• Legal fees: $10,000
  • Recording Budget: $150,000
  • Producer’s advance: $50,000
  • Studio fee: $52,500
  • Drum, Amp, Mic and Phase “Doctors”: $3,000
  • Recording tape: $8,000
  • Equipment rental: $5,000
  • Cartage and Transportation: $5,000
  • Lodgings while in studio: $10,000
  • Catering: $3,000
  • Mastering: $10,000
  • Tape copies, reference CD’s, shipping tapes, misc expenses: $2,000
  • Video budget: $30,000
  • Cameras: $8,000
  • Crew: $5,000
  • Processing and transfers: $3,000
  • Offline: $2,000
  • Online editing: $3,000
  • Catering: $1,000
  • Stage and construction: $3,000
  • Copies, couriers, transportation: $2,000
  • Director’s fee: $3,000
  • Album Artwork: $5,000
  • Promotional photo shoot and duplication: $2,000
  • Band fund: $15,000
  • New fancy professional drum kit: $5,000
  • New fancy professional guitars (2): $3,000
  • New fancy professional guitar amp rigs (2): $4,000
  • New fancy potato-shaped bass guitar: $1,000
  • New fancy rack of lights bass amp: $1,000
  • Rehearsal space rental: $500
  • Big blowout party for their friends: $500
  • Tour expense (5 weeks): $50,875
  • Bus: $25,000
  • Crew (3): $7,500
  • Food and per diems: $7,875
  • Fuel: $3,000
  • Consumable supplies: $3,500
  • Wardrobe: $1,000
  • Promotion: $3,000
  • Tour gross income: $50,000
  • Agent’s cut: $7,500
  • Manager’s cut: $7,500
  • Merchandising advance: $20,000
  • Manager’s cut: $3,000
  • Lawyer’s fee: $1,000
  • Publishing advance: $20,000
  • Manager’s cut: $3,000
  • Lawyer’s fee: $1,000
  • Record sales: 250,000 @ $12 = $3,000,000 gross retail revenue Royalty (13% of 90% of retail): $351,000
  • less advance: $250,000
  • Producer’s points: (3% less $50,000 advance) $40,000
  • Promotional budget: $25,000
  • Recoupable buyout from previous label: $50,000
  • Net royalty: (-$14,000)
  • Record company income:
  • Record wholesale price $6,50 x 250,000 = $1,625,000 gross income Artist Royalties: $351,000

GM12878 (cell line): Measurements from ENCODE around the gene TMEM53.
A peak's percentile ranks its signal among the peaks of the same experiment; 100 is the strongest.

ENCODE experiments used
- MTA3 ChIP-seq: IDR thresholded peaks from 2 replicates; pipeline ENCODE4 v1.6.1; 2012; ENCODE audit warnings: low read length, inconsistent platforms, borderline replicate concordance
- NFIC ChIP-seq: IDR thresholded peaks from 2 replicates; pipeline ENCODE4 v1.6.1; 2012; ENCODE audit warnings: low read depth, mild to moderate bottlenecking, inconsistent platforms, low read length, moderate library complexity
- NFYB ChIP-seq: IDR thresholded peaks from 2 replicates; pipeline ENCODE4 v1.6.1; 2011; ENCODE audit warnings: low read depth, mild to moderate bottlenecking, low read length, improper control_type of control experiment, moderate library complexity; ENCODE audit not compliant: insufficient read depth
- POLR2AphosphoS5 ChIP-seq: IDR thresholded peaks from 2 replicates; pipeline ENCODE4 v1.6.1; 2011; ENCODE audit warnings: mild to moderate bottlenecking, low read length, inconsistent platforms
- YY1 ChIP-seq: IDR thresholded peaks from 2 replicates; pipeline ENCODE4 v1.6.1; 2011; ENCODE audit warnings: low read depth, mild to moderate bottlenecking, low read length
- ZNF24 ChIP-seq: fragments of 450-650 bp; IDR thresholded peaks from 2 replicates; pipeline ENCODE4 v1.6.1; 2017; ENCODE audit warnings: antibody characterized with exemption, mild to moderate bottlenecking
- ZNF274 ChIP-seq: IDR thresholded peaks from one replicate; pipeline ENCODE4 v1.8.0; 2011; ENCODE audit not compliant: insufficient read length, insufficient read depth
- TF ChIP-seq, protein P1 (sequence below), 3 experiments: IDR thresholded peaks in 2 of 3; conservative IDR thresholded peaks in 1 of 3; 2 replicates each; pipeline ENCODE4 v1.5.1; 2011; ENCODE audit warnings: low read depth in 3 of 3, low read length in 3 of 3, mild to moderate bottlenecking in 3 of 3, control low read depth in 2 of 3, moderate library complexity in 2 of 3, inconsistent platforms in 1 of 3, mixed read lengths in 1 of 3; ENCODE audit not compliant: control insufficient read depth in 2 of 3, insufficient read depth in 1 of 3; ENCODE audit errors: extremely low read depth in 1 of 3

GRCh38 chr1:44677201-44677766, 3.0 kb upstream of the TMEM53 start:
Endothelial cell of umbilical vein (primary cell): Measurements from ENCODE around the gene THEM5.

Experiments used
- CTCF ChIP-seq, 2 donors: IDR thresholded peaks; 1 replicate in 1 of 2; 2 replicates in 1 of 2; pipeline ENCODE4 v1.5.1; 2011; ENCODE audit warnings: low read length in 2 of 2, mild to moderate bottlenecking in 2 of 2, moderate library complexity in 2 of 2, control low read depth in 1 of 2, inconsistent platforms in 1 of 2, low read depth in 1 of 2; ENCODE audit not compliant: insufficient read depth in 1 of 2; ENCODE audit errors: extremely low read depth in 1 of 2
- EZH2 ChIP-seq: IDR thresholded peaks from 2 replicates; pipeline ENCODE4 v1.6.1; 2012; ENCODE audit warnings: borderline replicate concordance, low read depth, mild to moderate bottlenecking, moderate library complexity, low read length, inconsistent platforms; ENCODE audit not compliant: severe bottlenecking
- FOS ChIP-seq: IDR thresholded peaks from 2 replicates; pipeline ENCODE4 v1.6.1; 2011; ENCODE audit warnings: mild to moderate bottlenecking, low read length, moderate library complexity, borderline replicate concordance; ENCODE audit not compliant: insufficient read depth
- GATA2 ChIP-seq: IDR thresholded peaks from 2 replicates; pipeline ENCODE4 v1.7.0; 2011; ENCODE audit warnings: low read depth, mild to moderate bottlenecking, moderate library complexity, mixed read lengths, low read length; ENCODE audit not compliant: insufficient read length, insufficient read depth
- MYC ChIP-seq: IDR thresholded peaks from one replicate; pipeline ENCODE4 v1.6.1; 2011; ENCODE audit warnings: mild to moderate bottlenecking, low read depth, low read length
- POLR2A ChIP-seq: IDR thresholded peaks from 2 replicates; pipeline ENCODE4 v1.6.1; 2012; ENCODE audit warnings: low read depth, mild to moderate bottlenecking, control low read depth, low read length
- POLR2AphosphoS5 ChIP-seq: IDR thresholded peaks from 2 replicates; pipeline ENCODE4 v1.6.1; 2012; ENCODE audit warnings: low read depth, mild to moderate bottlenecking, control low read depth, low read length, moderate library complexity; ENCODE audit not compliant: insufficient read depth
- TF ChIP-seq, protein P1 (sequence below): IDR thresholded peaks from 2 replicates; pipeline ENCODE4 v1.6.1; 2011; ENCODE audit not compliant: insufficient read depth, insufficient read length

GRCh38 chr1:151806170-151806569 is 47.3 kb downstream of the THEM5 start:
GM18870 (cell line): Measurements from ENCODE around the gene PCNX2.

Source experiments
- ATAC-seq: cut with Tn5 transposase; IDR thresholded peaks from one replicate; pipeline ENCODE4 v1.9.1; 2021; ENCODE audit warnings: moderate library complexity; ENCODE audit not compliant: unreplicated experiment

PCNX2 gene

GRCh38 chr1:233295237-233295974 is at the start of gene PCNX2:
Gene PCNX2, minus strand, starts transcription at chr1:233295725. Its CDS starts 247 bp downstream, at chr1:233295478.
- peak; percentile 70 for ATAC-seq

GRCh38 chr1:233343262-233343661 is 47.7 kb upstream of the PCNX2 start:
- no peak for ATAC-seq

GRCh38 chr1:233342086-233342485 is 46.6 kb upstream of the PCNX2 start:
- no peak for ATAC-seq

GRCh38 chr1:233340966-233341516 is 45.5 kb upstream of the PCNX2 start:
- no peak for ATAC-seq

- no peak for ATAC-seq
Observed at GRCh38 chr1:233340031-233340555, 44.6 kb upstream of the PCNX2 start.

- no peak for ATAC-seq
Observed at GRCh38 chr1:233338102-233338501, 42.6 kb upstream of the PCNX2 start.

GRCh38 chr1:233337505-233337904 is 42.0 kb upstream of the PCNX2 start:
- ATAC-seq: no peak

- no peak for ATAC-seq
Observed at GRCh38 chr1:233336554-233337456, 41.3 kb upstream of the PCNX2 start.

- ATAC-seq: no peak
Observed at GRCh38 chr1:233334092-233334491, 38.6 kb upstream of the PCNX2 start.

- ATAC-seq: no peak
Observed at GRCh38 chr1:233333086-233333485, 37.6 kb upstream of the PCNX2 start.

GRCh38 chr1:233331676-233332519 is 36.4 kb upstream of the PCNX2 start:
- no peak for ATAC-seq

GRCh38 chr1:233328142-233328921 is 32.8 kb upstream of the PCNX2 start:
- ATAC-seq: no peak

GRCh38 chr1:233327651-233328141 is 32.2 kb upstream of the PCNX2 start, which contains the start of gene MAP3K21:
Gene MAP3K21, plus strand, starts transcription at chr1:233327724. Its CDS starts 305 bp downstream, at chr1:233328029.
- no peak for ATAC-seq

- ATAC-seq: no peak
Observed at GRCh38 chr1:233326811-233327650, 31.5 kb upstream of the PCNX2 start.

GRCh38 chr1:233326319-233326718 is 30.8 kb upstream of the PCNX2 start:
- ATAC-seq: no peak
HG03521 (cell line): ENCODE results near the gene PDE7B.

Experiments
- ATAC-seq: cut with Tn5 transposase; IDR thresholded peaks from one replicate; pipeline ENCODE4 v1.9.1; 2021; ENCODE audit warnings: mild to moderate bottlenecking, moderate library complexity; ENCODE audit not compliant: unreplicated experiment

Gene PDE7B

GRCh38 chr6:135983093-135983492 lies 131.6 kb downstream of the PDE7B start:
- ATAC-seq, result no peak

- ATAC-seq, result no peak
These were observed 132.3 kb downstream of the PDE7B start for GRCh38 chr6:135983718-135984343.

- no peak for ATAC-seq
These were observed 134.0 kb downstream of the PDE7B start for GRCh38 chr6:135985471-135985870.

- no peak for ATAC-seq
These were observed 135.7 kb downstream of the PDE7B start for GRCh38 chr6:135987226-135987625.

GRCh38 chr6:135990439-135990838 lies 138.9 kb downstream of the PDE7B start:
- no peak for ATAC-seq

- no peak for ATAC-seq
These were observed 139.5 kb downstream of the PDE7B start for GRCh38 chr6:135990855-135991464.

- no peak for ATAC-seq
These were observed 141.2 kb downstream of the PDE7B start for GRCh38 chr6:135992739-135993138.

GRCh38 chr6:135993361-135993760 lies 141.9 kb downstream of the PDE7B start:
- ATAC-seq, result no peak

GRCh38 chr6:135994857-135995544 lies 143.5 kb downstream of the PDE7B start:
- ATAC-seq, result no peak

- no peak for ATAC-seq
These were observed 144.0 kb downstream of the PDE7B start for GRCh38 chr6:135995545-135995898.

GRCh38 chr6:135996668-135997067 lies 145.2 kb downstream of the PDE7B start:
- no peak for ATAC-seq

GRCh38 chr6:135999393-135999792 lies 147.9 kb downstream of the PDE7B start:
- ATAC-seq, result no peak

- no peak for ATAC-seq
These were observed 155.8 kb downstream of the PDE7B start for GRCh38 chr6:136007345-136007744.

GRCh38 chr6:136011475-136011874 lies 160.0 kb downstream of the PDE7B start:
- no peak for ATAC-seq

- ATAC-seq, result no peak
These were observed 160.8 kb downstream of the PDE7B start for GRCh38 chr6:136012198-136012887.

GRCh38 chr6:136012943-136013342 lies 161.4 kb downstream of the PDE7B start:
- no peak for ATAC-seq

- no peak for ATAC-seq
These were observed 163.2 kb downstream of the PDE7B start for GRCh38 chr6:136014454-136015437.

• Deficit from royalties: $14,000
  • Manufacturing, packaging and distribution @ $2.20 per record: $550,000
  • Gross profit: $710,000

 THE BALANCE SHEET

 This is how much each player got paid at the end of the game.

  • Record company: $710,000
  • Producer: $90,000
  • Manager: $51,000
  • Studio: $52,500
  • Previous label: $50,000
  • Agent: $7,500
  • Lawyer: $12,000
  • Band member net income each: $4,031.25

The band is now 1/4 of the way through its contract, has made the music industry more than 3 million dollars richer, but is in the hole $14,000 on royalties. The band members have each earned about 1/3 as much as they would working at a 7-11, but they got to ride in a tour bus for a month.

The next album will be about the same, except that the record company will insist they spend more time and money on it. Since the previous one never “recouped,” the band will have no leverage, and will oblige.

The next tour will be about the same, except the merchandising advance will have already been paid, and the band, strangely enough, won’t have earned any royalties from their t-shirts yet. Maybe the t-shirt guys have figured out how to count money like record company guys.

So you wonder why artists are still in debt to their label. Yeah they might have recorded and they might have toured, but they really didn’t make anything. So if you are an artist today, what era would you rather be in.

But Steve Albini didn’t stop there. 21 years later, Albini did a presentation about music at an event. You can read the whole presentation here.

Here is a summary;

I hear from some of my colleagues that these are rough times: that the internet has cut the legs off the music scene and that pretty soon nobody will be making music anymore because there’s no money in it. Virtually every place where music is written about, there is some version of this troubling perspective. People who used to make a nice income from royalties, they’ve seen the royalties dry up. And people who used to make a living selling records are having trouble selling downloads as substitute for records, and they no longer make records.

It’s worthwhile to remember from where we’ve come. From where this bitchiness originates. In the 1970s through the 1990s, the period in which I was most active in bands in the music scene – let’s call this the pre-internet era. The music industry was essentially the record industry, in that records and radio were the venues through which people learned of music and principally experienced it. They were joined by MTV and videos in the 80s and 90s, but the principle relationship people had with music was as sound recordings. There was a booming band scene and all bands aspired to getting recorded, as a mark of legitimacy.

In the 70s and 80s most bands went through their entire lifecycle without so much as a note of their music recorded. But recording was a rare and expensive enterprise, so it wasn’t common. Even your demo tape required considerable investment. So when I started playing in bands in the 70s and 80s most bands went through their entire lifecycle without so much as a note of their music ever being recorded.

The key point here is the artists who played music for their whole lives, wrote songs and never had anything officially recorded. All because the gatekeepers of the day didn’t see them worthy. Today, everyone can record and release their music. If it gets heard, is another story, but you have a chance to record and build a musical legacy.